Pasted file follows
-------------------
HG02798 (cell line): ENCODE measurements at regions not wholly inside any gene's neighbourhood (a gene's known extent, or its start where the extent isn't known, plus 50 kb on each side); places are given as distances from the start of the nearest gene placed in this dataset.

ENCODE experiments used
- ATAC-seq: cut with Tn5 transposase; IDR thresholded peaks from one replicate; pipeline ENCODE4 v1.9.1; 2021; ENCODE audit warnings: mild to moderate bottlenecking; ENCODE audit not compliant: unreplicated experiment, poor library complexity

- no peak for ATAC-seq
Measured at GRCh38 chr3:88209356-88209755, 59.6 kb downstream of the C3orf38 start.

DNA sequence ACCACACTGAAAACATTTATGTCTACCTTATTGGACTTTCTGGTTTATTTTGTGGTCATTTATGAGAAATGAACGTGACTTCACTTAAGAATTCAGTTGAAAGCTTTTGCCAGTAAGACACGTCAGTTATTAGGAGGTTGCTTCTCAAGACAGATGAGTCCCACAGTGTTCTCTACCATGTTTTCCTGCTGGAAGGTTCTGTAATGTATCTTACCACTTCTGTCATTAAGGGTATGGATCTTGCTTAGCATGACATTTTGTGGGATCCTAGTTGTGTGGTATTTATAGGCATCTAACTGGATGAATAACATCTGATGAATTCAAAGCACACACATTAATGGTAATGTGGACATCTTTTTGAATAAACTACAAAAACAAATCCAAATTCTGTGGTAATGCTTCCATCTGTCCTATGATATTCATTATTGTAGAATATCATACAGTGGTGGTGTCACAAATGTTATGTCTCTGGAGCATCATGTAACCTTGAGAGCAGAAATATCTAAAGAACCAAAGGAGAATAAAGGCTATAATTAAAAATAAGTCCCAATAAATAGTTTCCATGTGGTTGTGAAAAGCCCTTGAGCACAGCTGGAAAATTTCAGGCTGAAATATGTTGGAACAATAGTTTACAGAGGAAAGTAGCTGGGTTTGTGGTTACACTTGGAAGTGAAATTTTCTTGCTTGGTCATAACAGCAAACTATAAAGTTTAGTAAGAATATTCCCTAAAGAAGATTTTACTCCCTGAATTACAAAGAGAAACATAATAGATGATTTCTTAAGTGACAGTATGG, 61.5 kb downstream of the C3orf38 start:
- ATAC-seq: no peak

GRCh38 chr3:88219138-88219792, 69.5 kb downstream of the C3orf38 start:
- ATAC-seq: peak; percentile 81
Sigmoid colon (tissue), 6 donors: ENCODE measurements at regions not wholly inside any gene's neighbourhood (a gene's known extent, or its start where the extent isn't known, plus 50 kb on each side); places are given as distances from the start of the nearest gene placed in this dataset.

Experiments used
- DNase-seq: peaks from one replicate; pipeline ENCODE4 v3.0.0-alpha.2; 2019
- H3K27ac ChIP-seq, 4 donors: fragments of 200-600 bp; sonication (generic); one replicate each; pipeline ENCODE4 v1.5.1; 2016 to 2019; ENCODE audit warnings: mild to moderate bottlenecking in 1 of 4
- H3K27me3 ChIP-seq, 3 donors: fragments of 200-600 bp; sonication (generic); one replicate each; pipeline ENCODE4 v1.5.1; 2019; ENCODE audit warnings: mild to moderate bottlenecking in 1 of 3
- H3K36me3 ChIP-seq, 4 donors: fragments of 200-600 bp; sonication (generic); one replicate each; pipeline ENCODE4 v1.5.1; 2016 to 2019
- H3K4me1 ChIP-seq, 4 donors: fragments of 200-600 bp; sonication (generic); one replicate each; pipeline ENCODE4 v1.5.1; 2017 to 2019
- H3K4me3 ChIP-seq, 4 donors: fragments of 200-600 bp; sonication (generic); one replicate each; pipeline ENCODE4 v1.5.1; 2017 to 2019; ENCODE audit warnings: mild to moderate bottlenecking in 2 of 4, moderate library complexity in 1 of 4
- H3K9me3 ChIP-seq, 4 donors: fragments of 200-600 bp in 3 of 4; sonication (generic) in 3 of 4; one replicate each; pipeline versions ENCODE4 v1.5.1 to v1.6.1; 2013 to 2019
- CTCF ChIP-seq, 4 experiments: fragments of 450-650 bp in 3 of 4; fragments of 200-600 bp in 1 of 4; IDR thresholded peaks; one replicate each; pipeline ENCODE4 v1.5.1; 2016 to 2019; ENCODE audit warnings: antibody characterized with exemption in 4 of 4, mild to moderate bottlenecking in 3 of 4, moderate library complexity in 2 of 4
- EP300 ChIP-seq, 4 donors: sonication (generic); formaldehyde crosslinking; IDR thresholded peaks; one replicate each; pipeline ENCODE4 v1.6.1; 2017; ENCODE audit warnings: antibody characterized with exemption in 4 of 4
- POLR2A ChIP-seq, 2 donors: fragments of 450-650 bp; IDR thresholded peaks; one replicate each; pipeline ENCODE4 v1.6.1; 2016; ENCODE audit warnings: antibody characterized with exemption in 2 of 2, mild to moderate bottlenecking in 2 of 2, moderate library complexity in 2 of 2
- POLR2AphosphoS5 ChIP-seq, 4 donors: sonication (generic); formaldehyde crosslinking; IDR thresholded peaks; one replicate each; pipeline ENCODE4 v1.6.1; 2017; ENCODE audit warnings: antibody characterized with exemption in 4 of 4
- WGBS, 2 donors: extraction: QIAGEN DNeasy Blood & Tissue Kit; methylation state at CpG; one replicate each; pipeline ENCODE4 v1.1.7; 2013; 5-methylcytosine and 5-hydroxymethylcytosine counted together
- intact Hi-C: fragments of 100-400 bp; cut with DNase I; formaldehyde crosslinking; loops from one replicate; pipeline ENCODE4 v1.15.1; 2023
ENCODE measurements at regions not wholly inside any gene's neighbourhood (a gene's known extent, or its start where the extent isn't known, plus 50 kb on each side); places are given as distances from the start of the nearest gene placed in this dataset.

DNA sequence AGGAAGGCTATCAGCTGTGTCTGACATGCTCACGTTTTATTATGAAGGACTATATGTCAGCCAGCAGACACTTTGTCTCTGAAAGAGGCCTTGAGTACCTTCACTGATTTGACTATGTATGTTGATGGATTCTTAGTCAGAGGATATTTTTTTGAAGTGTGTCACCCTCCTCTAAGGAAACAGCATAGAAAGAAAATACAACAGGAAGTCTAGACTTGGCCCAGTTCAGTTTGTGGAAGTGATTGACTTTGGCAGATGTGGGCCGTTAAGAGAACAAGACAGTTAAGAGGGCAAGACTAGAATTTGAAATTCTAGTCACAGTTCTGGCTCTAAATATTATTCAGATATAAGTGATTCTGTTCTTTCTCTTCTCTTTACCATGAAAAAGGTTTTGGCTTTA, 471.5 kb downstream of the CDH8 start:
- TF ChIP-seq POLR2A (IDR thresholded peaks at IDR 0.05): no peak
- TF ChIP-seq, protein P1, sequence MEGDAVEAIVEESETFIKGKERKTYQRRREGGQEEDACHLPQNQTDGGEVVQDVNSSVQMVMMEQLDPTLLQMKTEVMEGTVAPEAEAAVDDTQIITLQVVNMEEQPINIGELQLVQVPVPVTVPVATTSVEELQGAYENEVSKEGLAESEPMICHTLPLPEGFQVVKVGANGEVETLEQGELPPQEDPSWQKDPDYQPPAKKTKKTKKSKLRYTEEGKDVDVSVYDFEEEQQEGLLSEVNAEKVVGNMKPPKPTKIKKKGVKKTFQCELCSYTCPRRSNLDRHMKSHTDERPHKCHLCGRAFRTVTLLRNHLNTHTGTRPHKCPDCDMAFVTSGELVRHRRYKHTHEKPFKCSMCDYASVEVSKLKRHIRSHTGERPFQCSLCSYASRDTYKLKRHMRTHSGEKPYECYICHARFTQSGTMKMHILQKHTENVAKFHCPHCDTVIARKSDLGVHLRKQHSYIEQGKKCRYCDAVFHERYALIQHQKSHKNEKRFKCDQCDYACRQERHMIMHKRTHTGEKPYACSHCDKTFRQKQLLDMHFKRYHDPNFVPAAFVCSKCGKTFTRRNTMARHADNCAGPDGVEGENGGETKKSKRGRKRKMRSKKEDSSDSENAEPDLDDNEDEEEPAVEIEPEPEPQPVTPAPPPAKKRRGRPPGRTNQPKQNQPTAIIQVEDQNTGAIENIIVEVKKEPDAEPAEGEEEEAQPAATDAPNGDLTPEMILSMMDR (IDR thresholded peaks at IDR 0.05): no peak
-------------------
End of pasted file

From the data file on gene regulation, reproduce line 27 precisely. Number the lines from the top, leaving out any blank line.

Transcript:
- TF ChIP-seq POLR2A (IDR thresholded peaks at IDR 0.05): no peak